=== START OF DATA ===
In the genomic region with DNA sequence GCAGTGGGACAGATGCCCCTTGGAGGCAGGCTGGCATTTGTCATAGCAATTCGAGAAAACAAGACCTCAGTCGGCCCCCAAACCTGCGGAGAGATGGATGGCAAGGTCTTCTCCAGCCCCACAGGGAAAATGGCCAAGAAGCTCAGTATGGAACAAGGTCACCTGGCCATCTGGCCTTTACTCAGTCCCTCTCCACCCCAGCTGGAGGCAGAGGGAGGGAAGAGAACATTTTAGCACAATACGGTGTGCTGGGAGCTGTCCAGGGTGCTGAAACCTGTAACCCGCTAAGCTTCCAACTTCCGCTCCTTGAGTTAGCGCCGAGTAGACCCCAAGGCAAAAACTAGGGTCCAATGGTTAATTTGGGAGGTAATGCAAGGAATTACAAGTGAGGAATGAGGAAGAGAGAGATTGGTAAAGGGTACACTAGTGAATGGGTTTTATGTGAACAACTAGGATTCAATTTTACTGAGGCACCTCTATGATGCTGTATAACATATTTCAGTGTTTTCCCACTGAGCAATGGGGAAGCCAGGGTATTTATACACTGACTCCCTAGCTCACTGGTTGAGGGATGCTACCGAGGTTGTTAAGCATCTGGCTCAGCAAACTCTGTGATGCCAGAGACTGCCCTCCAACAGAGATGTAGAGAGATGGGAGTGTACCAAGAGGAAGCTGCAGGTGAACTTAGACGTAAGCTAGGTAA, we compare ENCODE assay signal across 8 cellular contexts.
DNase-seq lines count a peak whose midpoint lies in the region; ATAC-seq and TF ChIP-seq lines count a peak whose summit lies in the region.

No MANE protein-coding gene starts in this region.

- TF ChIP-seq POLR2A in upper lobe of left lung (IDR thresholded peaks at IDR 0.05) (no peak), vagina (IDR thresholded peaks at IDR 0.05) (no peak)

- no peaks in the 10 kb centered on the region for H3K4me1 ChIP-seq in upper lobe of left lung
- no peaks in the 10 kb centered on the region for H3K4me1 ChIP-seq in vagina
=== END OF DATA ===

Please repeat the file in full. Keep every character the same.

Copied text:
In the genomic region with DNA sequence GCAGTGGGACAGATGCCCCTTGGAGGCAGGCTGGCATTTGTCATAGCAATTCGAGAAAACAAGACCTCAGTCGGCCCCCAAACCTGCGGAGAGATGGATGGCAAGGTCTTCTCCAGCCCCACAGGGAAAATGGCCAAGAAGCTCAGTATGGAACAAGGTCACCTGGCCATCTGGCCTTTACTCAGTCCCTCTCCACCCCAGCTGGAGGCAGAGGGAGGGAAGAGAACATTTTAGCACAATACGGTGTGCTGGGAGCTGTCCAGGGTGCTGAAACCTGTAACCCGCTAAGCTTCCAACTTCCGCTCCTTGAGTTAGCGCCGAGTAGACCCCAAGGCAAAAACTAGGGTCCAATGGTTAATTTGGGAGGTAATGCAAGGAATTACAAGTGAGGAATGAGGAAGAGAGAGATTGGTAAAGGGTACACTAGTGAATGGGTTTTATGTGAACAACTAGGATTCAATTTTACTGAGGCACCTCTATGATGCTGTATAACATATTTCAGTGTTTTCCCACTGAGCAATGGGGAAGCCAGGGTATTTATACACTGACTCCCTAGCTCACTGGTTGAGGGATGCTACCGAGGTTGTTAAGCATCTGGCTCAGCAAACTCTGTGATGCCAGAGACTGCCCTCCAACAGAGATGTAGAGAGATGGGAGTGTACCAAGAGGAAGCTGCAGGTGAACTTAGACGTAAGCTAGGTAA, we compare ENCODE assay signal across 8 cellular contexts.
DNase-seq lines count a peak whose midpoint lies in the region; ATAC-seq and TF ChIP-seq lines count a peak whose summit lies in the region.

No MANE protein-coding gene starts in this region.

- TF ChIP-seq POLR2A in upper lobe of left lung (IDR thresholded peaks at IDR 0.05) (no peak), vagina (IDR thresholded peaks at IDR 0.05) (no peak)

- no peaks in the 10 kb centered on the region for H3K4me1 ChIP-seq in upper lobe of left lung
- no peaks in the 10 kb centered on the region for H3K4me1 ChIP-seq in vagina